Introducing Stewart Institutional Exchange Services, LLC
And Its Partnership Installment Note Solution

Approximately one and a half years ago, Asset Preservation, Inc. formed Stewart Institutional Exchange Services, LLC, to serve the unique needs of our institutional customers. Under the guidance of Lou Weller, Managing Director, and Javier G. Vande Steeg, Executive Director, the Stewart Institutional team has proven to be very effective in providing innovative and technically sound strategies to unique and complex 1031 transactions. The following is an example of an innovative strategy which can be very effective.

Partnership Installment Note Solution

A common problem occurs when a partnership (or LLC taxed as a partnership) plans to sell an investment property and some partners want cash while others want to defer taxable gain by having the partnership complete a Section 1031 exchange. If the partnership disposes of its property by taking some cash at the closing of the relinquished property sale for distribution to those who want to “cash-out” and placing the balance of cash from closing with a Section 1031 qualified intermediary, it’s likely that the partners wanting to exchange will still be allocated taxable gain. This is the fact pattern that sometimes gives rise to a transaction commonly referred to as a “drop and swap,” where the partnership distributes tenancy-in-common interests in the relinquished property to some or all partners before the sale, hoping that this will allow each former partner to treat the transfer of the resulting tenancy-in-common interest as a separate transaction.

A number of technical and practical issues arise when a partnership attempts a drop and swap transaction, creating the need for alternatives. One attractive option involves the conversion of the cash intended to go to cash-out partners into an installment note. This allows the partnership to avoid recognizing gain and allows all gain associated with the installment note amount to be allocated to those willing and planning to take it, namely the cash-out partners to whom the note is transferred in complete redemption of their interests in the partnership. We refer to this as a Partnership Installment Note transaction, or PIN transaction. So long as a valid installment note is received as “boot” in a PIN transaction where the selling partnership also completes a Section 1031 exchange, the gain represented by the note is taxed only when principal payments on the note are received. This would be after the note is transferred to, and is held only by, the cash-out partners. Since Treasury Regulations provide that a Section 1031 qualified intermediary is expressly regarded as the transferee of an exchanger’s property in a properly structured exchange, we believe that the qualified intermediary is able to deliver a valid installment note (which must come from the buyer of property).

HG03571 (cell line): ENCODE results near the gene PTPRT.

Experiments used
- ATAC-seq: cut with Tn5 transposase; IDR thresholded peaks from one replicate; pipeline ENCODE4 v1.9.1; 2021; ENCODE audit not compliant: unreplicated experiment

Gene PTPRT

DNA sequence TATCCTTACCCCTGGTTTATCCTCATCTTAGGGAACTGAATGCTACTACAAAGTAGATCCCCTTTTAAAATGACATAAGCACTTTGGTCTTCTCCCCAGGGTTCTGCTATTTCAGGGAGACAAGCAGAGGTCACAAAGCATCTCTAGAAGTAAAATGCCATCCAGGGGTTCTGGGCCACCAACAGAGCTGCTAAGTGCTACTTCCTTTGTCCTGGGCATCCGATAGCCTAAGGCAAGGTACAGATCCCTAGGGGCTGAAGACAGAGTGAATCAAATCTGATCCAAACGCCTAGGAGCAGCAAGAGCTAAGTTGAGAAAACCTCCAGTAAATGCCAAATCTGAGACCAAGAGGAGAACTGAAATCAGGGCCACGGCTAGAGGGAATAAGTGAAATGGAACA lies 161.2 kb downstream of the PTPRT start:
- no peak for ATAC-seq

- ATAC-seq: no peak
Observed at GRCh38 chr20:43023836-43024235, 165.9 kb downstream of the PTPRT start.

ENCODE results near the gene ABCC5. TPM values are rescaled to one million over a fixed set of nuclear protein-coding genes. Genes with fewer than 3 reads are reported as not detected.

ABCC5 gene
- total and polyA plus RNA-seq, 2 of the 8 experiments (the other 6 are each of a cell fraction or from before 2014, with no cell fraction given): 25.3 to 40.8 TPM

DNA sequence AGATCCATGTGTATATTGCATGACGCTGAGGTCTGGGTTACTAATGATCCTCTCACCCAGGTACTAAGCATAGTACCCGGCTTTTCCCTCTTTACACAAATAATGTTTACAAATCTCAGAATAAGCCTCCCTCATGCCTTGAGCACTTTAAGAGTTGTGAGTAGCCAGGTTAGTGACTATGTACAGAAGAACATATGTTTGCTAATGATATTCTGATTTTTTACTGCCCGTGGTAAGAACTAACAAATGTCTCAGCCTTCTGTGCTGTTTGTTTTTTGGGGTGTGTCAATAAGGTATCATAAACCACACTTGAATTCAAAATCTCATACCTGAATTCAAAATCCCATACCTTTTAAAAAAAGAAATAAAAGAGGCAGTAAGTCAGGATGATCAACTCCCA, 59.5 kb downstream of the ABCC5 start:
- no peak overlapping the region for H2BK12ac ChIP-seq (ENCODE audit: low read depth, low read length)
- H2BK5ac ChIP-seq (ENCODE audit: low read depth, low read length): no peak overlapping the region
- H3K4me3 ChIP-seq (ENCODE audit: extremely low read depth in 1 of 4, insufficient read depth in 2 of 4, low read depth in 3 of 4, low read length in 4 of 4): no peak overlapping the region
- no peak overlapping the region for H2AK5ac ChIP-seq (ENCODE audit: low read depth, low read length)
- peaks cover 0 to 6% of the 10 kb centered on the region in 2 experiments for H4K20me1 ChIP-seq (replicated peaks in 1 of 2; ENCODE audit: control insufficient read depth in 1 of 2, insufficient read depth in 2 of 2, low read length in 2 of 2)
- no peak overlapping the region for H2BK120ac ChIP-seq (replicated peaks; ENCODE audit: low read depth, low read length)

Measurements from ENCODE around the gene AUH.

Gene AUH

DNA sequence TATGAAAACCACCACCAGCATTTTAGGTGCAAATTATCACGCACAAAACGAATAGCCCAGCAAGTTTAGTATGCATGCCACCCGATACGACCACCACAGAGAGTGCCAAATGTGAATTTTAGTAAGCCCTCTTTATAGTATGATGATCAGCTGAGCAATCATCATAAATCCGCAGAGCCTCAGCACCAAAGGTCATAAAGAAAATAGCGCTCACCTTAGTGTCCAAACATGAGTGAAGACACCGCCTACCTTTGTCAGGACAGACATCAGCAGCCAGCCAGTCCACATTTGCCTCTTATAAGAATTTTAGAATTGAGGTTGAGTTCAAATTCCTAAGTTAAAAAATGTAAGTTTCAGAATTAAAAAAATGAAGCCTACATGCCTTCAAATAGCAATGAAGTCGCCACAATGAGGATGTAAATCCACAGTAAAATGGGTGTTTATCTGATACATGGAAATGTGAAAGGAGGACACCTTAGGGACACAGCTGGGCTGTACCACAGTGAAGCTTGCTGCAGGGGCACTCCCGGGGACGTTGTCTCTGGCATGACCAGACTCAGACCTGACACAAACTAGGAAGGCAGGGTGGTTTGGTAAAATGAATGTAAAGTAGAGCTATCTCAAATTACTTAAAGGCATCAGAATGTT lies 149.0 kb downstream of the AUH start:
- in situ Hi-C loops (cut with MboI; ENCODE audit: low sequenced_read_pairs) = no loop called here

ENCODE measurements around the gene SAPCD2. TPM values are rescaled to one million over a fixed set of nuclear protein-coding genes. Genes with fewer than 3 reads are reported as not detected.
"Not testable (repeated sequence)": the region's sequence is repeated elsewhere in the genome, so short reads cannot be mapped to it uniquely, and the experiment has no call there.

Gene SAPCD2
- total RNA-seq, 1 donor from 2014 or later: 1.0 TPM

In many cases, a PIN transaction can offer a very effective solution to a partnership planning to sell property where some partners want cash and others want tax deferral in a 1031 exchange. Even where a partnership has already signed a contract to sell property, which some advisors think is an event that adds significant risk to a “drop and swap” transaction, or where a property distribution would violate loan covenants, the PIN option may be available. As with most solutions, there may be circumstances where the solution isn’t appropriate, such as when the partnership percentage interest of cash-out partners is relatively high, or where the partnership’s property has a high debt-to-equity ratio. Further, the cash-out partners must be willing to wait for at least a short period of time after the relinquished property closing to receive any funds, and until the beginning of the year following the closing to receive at least a portion of the funds. However, partners and their advisors who face the scenario described should definitely consider the PIN option among other alternatives available to them.

For more information, contact Stewart Insitutional Exchange Services, LLC at

Congress Threatens To Eliminate 1031 Exchanges

Congress Threatens to
                                        Eliminate 1031 Exchanges

Three separate tax reform proposals have been advanced by the House Ways and Means Committee, the Senate Finance Committee and the Treasury Department to either repeal or restrict tax deferral of gain from Section 1031 exchanges of like-kind property.